"The neurologist Paul MacLean has proposed that our skull holds not one brain, but three, each representing a distinct evolutionary stratum that has formed upon the older layer before it, like an archaeological site. He calls it the "triune brain." MacLean, now the director of the Laboratory of Brain Evolution and Behaviour in Poolesville, Maryland, says that three brains operate like "three interconnected biological computers, [each] with its own special intelligence, its own subjectivity, its own sense of time and space and its own memory". He refers to these three brains as the neocortex or neo-mammalian brain, the limbic or paleo-mammalian system, and the reptilian brain, the brainstem and cerebellum (see above diagram). Each of the three brains is connected by nerves to the other two, but each seems to operate as its own brain system with distinct capacities."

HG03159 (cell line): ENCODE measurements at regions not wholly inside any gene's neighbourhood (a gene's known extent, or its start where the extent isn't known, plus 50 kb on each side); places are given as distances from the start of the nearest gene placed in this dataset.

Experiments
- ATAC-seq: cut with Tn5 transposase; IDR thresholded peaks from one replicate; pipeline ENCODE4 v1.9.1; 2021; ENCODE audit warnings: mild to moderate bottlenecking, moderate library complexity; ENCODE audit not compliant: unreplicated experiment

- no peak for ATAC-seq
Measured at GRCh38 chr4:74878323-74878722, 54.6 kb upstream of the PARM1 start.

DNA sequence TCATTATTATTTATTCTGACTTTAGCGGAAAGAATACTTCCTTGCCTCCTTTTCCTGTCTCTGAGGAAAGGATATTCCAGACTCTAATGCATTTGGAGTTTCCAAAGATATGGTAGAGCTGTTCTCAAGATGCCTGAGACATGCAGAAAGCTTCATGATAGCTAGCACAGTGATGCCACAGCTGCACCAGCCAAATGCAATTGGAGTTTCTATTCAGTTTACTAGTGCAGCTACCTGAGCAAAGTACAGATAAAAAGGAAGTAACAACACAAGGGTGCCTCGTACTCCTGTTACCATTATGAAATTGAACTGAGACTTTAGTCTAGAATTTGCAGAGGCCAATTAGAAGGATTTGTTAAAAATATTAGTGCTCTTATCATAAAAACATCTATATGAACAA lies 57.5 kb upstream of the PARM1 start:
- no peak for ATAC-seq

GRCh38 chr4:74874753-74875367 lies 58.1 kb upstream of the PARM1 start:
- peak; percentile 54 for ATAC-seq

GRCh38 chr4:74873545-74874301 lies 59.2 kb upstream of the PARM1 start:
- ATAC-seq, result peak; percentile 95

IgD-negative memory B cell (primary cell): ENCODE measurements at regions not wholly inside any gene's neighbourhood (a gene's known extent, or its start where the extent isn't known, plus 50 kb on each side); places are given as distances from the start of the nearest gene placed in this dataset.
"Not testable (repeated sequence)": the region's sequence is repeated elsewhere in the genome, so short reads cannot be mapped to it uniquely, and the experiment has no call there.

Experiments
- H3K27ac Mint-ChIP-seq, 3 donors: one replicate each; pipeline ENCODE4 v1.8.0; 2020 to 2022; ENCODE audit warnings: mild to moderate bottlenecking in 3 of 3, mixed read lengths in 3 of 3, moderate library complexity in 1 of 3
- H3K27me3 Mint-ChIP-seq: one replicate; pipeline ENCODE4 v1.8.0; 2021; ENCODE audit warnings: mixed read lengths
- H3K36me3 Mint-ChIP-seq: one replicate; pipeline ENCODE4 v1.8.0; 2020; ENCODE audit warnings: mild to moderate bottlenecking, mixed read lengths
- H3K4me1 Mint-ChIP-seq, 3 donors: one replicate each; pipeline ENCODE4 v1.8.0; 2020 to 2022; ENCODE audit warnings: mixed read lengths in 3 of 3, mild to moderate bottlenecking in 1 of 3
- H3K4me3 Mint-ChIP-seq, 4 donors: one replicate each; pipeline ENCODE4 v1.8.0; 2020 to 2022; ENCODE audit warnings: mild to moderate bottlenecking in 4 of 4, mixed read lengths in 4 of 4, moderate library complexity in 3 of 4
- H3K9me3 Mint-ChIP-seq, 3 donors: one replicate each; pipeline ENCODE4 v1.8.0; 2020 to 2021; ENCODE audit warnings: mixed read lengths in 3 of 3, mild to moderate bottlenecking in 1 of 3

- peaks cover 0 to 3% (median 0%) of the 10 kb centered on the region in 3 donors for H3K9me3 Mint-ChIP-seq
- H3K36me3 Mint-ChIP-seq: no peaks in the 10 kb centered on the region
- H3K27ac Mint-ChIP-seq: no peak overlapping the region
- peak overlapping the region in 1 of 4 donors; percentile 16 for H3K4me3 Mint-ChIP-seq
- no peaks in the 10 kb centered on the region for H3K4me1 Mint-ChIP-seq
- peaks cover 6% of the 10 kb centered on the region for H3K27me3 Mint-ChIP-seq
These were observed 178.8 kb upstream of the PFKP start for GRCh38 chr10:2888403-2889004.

(From The Triune Brain)

As a rule of thumb, the disruption to internal integrity known as psychological trauma (not to be confused with the popular conception of trauma - see Note 1) gives every appearance of occurring somewhere within the limbic system. An indication of how trauma has been part of Man's heritage since 'before there were words' and the probable basis of Monty's non-intellectual empathy with other animals who have sustained a similar injury.

Like the background radiation from the 'Big Bang', psychological trauma pervades every aspect of human society and its characteristic signature can be found in many cultural institutions - and for the purpose of these notes, specifically Religion.